A History on electrostatic loudspeakers
Quad advert (date unknown): The first public demonstration of ES devices was in 1881, when Dolbear exhibited a complete ES telephone system at the Paris Electrical Exhibition. Between 1920 and 1935 several ES speakers and microphones were made, mainly in Germany. In this country the Primustatic speaker retailed for 25s. in the early 1930s. It consisted of a single perforated aluminium sheet, and a fluted metallised paper diaphragm. The insulation was partly a special lacquer on the perforated sheet and partly the fluted paper, which was waxed. Hairy strands of wool held the fluted diaphragm in Place but allowed movement. The whole was curved to produce wide-angle radiation of the higher frequencies. The speaker was usually connected as in fig. 2B, when the PD between anode and chassis partially collapsed the thin diaphragm on to the fixed plate. Signals increased and decreased this PD, causing more and less attraction respectively, and corresponding movement of the diaphragm and the air surrounding it. It worked very well at high frequencies, but as the programme material in those days had no high frequency content other than microphone hiss and record surface noise, it never became popular. We will appraise its technical capabilities later.
For the next twenty years, the only ES audio devices in general use were condenser microphones. Some of these were superb, and one of them undoubtedly played a vital role in the success of "ffrr" in its early days.
While the mechanical simplicity remained a tantalising attraction to acoustic engineers, the known high distortion when used as a loudspeaker slowed further development. Soon after, the Second World War provided other and more urgent problems.
In 1954, Prof. F. V. Hunt's book "Electroacoustics" provided the key to the distortion problem. He gave a very rigorous mathematical examination of the ESL in various forms. His calculations showed that in push-pull form, like fig. 1, it was capable of handling large signals without much distortion if the diaphragm was given a constant charge instead of a constant potential or voltage. The push-pull form was not new; models were on sale in Germany around 1920 ! But the constant charge idea was new and once more work began in ESL design.
By 1955, P.J. Walker of the Acoustical Manufacturing Co. (later Quad) had produced two laboratory models, and these were demonstrated at the B.S.R.A. Annual Exhibition in May, 1955. One was open back and front and handled middle and high frequencies with amazing clarity. The other covered the whole frequency range with equally good quality and used a large closed cabinet or infinite baffle to maintain its bass response. The completely open type was further developed to cover the whole frequency range, and in March, 1956, it was demonstrated to the Physical Society in this form. This was the world's first full-range ESL in open or doublet form.
Between these two events, H. J. Leak had demonstrated a very successful ES tweeter (above 1,000 c.p.s.) and in America several ES tweeters appeared. By April, 1956, at the Audio Fair three ES units were being demonstrated; the newcomer was another fullrange model by Goodmans. The journey from laboratory model to factory production is seldom easy, and this one is no exception, since it covers completely new ground. There are no one else's mistakes to benefit from, and no one else's success to copy from ! It is good going to reach production at acceptable high-fidelity standards in a mere 4 years-the moving coil speaker has had a 30-year start !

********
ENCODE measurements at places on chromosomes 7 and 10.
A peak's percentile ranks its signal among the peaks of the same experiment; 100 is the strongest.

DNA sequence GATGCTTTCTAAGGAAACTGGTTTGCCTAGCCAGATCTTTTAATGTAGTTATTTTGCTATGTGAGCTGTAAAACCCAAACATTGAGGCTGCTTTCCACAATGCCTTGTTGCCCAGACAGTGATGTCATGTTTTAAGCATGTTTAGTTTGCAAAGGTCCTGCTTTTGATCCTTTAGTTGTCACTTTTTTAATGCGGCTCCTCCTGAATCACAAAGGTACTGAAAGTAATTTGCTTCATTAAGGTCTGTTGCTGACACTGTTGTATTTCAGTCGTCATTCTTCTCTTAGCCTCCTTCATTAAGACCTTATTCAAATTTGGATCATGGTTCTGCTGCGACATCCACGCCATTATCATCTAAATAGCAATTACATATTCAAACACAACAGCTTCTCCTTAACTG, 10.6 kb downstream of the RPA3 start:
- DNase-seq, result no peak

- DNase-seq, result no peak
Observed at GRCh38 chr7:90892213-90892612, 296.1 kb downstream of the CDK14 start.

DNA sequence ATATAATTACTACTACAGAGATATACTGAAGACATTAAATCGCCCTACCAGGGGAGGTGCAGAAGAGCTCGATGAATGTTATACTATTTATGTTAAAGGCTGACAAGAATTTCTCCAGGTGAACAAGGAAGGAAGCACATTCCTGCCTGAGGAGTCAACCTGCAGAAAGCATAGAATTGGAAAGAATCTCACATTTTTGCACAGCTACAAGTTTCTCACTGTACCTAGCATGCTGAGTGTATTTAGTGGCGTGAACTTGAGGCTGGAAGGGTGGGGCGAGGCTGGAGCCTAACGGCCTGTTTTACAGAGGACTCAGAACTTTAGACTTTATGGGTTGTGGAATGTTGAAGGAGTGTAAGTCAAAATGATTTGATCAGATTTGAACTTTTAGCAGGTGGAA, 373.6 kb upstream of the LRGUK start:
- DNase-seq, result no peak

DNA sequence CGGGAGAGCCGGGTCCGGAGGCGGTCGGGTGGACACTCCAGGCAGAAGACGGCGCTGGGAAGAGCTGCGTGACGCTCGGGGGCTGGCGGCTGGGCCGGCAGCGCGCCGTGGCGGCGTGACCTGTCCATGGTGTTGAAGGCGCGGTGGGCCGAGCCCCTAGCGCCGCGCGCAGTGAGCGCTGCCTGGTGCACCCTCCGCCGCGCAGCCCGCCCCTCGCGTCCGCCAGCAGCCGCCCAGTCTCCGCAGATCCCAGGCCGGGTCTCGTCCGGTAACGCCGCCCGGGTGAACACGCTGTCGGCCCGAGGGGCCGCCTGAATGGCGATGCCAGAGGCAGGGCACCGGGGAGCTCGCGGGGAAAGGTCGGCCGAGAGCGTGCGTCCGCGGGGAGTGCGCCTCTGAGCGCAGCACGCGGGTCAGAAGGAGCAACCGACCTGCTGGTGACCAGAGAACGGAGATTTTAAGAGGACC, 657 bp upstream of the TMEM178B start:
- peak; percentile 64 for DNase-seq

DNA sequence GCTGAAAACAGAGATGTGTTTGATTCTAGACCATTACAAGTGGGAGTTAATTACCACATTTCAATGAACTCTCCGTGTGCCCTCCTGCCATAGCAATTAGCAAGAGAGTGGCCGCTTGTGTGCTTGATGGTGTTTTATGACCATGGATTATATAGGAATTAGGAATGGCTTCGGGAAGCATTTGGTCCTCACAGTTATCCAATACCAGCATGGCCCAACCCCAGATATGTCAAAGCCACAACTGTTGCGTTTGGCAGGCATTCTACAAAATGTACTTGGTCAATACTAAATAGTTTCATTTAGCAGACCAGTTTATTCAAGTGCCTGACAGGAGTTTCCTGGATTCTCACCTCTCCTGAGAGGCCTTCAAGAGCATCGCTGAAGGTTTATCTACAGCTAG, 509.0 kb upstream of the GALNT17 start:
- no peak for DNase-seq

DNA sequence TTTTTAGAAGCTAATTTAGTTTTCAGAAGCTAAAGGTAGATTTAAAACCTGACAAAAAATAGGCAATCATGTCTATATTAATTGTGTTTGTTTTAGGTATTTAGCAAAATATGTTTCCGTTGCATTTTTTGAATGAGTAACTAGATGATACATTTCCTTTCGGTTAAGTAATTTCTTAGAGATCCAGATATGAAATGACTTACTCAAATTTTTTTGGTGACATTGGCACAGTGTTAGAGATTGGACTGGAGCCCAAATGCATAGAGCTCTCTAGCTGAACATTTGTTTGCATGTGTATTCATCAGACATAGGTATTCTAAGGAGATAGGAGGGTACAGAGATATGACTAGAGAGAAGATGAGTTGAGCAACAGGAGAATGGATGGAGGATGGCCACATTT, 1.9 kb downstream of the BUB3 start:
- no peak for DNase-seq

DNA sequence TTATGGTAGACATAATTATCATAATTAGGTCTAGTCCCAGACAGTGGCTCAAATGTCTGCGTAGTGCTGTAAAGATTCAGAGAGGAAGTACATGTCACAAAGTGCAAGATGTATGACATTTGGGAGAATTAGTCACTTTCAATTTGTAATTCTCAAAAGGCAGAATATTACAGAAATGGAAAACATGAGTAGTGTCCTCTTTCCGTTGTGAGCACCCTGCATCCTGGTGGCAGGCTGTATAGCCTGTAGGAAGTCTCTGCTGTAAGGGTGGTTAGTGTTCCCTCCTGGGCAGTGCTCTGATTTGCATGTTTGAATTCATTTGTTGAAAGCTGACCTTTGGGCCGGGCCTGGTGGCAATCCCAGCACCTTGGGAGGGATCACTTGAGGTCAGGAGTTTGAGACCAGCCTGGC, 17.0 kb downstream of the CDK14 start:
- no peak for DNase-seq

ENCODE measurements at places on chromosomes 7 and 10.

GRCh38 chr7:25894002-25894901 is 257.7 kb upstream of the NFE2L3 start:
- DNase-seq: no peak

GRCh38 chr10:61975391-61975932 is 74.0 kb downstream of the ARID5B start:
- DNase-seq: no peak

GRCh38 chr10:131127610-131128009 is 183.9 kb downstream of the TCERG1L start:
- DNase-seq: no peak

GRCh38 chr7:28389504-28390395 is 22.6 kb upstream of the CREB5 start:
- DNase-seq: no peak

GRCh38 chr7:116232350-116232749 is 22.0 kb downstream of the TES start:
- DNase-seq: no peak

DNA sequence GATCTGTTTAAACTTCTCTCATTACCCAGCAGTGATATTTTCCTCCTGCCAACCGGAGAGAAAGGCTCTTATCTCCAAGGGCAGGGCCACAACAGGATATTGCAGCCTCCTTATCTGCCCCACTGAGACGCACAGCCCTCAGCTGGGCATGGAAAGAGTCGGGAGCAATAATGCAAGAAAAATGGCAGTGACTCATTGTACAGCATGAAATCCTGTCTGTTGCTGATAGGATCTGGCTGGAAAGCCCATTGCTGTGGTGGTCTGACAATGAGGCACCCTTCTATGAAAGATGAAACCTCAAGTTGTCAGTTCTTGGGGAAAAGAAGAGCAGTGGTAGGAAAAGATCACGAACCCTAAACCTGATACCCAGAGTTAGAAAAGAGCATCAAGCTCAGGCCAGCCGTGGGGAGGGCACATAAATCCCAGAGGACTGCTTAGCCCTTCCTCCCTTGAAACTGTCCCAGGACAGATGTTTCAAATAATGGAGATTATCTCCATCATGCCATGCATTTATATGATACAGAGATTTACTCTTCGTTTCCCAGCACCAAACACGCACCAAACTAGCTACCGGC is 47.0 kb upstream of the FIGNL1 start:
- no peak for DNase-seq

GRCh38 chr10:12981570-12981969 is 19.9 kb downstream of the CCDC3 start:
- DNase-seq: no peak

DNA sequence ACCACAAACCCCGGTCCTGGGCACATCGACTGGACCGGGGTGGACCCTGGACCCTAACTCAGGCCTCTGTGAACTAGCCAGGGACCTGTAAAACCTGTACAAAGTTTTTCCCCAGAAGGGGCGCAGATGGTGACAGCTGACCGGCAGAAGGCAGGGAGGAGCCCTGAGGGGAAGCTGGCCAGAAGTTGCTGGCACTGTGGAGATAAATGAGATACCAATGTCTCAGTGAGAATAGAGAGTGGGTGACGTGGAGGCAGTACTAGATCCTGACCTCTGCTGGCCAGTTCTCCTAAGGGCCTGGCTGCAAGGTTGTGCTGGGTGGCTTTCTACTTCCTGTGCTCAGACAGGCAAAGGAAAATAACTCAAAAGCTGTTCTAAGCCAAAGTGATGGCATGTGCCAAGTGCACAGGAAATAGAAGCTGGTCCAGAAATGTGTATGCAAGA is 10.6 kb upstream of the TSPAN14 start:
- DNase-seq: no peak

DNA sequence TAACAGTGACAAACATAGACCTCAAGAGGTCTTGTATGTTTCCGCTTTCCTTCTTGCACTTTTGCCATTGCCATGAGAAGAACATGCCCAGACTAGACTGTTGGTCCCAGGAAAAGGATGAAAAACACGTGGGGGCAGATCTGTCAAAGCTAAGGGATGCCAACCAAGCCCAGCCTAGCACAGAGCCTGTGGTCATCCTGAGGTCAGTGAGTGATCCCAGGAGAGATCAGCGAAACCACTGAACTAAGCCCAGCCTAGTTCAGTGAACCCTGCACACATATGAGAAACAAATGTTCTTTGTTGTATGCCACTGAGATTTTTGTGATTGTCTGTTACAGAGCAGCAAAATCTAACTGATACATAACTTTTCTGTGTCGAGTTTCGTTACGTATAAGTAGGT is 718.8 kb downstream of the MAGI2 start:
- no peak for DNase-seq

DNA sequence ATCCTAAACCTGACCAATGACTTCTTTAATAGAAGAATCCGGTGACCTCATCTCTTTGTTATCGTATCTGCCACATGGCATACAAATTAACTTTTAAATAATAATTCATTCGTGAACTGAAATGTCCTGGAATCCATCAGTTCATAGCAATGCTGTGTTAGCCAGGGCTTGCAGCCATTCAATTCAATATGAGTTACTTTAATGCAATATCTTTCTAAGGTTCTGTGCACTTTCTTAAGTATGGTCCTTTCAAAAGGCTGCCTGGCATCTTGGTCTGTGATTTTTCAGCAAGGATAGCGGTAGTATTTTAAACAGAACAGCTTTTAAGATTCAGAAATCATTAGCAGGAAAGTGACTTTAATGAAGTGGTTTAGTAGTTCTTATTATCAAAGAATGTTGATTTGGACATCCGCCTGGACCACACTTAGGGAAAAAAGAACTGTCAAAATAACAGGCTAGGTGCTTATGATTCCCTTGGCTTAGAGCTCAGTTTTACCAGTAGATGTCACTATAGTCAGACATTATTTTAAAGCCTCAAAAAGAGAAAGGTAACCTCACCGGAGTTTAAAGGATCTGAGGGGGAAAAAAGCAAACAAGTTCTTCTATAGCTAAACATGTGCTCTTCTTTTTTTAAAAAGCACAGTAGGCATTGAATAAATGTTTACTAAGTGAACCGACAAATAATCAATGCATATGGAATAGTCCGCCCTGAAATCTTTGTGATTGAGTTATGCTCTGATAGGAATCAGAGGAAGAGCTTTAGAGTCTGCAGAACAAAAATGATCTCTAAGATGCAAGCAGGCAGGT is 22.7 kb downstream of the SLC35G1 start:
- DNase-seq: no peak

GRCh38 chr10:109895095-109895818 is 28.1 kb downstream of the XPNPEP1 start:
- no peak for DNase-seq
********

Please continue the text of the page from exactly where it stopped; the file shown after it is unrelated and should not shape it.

Taken from the review of the Quad ESL 57 in the November 1957 edition of HiFi News. The concept of electrostatic speakers has been known about since the discovery of electricity. The first electrostatic speaker was designed by Dolbear. This device was incorporated into an electrostatic telephone system which was demonstrated at the Paris Electrical Exhibition of 1881. Electrostatic speakers continued to be made during the 1920's and 1930's mainly in Germany. In the UK the Primustatic loudspeaker was available for 25 shillings (Â£1.25). For the next 20 years the only electrostatic (ES) devices available were condenser microphones. Development of ES devices stopped during the 1940's and wasn't started until the mid 50's.
The main stumbling blocks to successful ES devices were the fact that the theory hadn't been worked out properly and the theoretically massless diaphragm couldn't be made from the materials available at the time. In 1954 Prof. F. V. Hunt's book "Electroacoustics" provided the solution to the theoretical design and a year later DuPont patented a new material called Mylar. All the previous main hurdles to a successful ES speaker had been overcome and several companies started to build prototypes.
By 1955, Peter Walker who owned Quad was demonstrating two prototype designs of ES speakers. One had an enclosure similar to the majority of all loudspeakers, and the other was an open back device. This second type was further developed to cover the whole audible frequency range and was first demonstrated as a working design in 1956.
The design of the ESL 57 remained virtually unchanged for its entire life in production. How many other products can this be applied to ? The ESL 57 was finally phased out after a production run of 25 years and 55,000 units produced.